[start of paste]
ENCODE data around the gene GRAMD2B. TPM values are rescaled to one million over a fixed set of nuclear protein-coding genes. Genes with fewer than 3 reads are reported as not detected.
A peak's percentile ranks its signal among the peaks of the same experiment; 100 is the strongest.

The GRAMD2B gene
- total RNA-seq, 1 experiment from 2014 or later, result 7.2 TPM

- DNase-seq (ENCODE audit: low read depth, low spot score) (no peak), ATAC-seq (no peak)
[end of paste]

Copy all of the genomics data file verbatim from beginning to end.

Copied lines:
ENCODE data around the gene GRAMD2B. TPM values are rescaled to one million over a fixed set of nuclear protein-coding genes. Genes with fewer than 3 reads are reported as not detected.
A peak's percentile ranks its signal among the peaks of the same experiment; 100 is the strongest.

The GRAMD2B gene
- total RNA-seq, 1 experiment from 2014 or later, result 7.2 TPM

- DNase-seq (ENCODE audit: low read depth, low spot score) (no peak), ATAC-seq (no peak)